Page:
The FDA issued a “safety communication” aimed at gastroenterologists, surgeons, health-care staff and patients warning that the design of duodenoscopes may impede effective cleaning.

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Amid new reports of deadly superbug outbreaks tied to contaminated medical scopes, Food and Drug Administration officials on Thursday warned health workers, hospitals and patients that the specialized devices may transmit infections, even when cleaned as directed.

The move comes a day after the instruments were blamed for infecting seven patients at a Los Angeles hospital, including two who died, and weeks after reports of an outbreak of drug-resistant bacteria at Seattle’s Virginia Mason Medical Center that involved at least 32 patients, including 11 who died. It’s not clear whether the superbug infections were to blame for those deaths.

The FDA issued a “safety communication” aimed at gastroenterologists, surgeons, health-care staff and patients warning that the design of duodenoscopes used in procedures known as endoscopic retrograde cholangiopancreatography, or ERCP, may impede effective cleaning.

“Meticulously cleaning duodenoscopes prior to high-level disinfection should reduce the risk of transmitting infection, but may not entirely eliminate it,” the warning said.

More than 500,000 ERCP procedures using the scopes are performed in the U.S. each year, typically to treat problems with pancreatic and bile ducts.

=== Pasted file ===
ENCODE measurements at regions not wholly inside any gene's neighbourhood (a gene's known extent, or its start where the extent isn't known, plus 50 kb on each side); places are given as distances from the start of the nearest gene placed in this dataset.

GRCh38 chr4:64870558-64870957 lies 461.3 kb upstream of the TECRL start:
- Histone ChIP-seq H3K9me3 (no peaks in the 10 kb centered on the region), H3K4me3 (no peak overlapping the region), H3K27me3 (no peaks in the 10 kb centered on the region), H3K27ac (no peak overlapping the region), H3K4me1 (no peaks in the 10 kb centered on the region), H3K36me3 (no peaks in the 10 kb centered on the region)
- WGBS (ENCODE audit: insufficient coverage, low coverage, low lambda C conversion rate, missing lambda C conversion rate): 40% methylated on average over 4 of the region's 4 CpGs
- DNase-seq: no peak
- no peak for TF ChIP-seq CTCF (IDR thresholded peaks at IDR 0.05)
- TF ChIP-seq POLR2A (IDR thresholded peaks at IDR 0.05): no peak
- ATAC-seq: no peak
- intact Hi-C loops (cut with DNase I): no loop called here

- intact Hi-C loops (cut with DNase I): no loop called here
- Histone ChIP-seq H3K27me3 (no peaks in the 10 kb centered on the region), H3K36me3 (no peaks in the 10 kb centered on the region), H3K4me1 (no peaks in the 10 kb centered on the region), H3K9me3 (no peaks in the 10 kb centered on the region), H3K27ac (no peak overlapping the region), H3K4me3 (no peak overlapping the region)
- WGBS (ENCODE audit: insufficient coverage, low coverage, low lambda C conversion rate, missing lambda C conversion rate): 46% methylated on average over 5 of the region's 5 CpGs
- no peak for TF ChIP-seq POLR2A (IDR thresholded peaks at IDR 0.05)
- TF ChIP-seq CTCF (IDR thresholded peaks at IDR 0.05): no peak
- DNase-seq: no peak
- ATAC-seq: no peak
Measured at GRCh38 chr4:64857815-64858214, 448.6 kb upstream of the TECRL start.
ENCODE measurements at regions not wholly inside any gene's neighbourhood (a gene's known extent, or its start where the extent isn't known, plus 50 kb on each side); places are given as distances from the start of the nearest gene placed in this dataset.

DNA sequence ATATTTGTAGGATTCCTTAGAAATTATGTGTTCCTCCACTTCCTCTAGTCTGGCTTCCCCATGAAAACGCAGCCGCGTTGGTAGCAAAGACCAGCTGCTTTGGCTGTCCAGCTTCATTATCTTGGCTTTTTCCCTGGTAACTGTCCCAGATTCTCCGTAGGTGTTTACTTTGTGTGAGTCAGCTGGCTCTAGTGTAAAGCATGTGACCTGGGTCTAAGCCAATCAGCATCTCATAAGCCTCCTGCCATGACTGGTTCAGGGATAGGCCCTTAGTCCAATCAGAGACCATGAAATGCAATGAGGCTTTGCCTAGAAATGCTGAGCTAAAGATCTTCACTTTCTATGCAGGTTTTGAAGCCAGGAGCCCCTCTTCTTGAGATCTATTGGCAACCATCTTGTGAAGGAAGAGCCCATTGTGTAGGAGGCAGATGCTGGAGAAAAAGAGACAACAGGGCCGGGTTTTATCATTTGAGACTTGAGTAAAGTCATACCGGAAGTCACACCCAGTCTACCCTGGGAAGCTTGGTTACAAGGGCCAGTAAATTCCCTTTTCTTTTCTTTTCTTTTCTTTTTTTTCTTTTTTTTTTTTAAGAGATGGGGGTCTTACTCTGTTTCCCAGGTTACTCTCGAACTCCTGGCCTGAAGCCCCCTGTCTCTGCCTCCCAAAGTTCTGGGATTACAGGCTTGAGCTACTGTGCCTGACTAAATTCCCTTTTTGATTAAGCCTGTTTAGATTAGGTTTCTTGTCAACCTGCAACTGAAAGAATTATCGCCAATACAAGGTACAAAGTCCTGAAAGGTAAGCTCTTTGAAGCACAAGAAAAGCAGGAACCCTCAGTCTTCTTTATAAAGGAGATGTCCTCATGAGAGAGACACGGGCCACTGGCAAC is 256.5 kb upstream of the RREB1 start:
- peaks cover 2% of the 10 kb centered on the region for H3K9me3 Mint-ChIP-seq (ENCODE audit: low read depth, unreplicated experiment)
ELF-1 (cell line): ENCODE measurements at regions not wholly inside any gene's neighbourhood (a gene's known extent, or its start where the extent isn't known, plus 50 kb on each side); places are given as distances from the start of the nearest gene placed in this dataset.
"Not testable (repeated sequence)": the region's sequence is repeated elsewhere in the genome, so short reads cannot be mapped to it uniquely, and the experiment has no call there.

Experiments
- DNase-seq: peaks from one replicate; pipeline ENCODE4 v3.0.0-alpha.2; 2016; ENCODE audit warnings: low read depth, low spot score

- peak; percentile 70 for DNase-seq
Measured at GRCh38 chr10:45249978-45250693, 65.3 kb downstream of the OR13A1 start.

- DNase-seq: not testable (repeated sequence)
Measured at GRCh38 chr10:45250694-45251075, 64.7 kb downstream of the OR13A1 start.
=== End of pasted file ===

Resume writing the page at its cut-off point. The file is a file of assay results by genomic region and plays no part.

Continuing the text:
The instruments were blamed for seven infections at Ronald Reagan UCLA Medical Center, including in two people who died, the Los Angeles Times reported Wednesday. The patients were infected with CRE, or carbapenem-resistant enterobacteriaceae, during the procedures. Nearly 180 patients were notified that they may have been exposed to the antibiotic-resistant bacteria, which have a mortality rate of as high as 50 percent, according to the Centers for Disease Control and Prevention.

At Virginia Mason, the infections included some carbapenem-resistant bacteria, but also drug-resistant bacteria known as HyperAmpC. Officials at the Seattle hospital, along with those from Public Health — Seattle & King County, declined to notify patients and families involved in the local outbreak. Officials said there was little that the very sick people could have done in response to this information.

Virginia Mason officials say they’ve overhauled their cleaning protocol for the devices.

News of the rare, multidrug-resistant infections at Virginia Mason was released this fall, more than two years after the first infections were detected, in a small abstract published at a conference of the Infectious Diseases Society of America.

FDA officials said they were “closely monitoring” the potential link between the scopes and the transmission of infections, Thursday’s warning noted.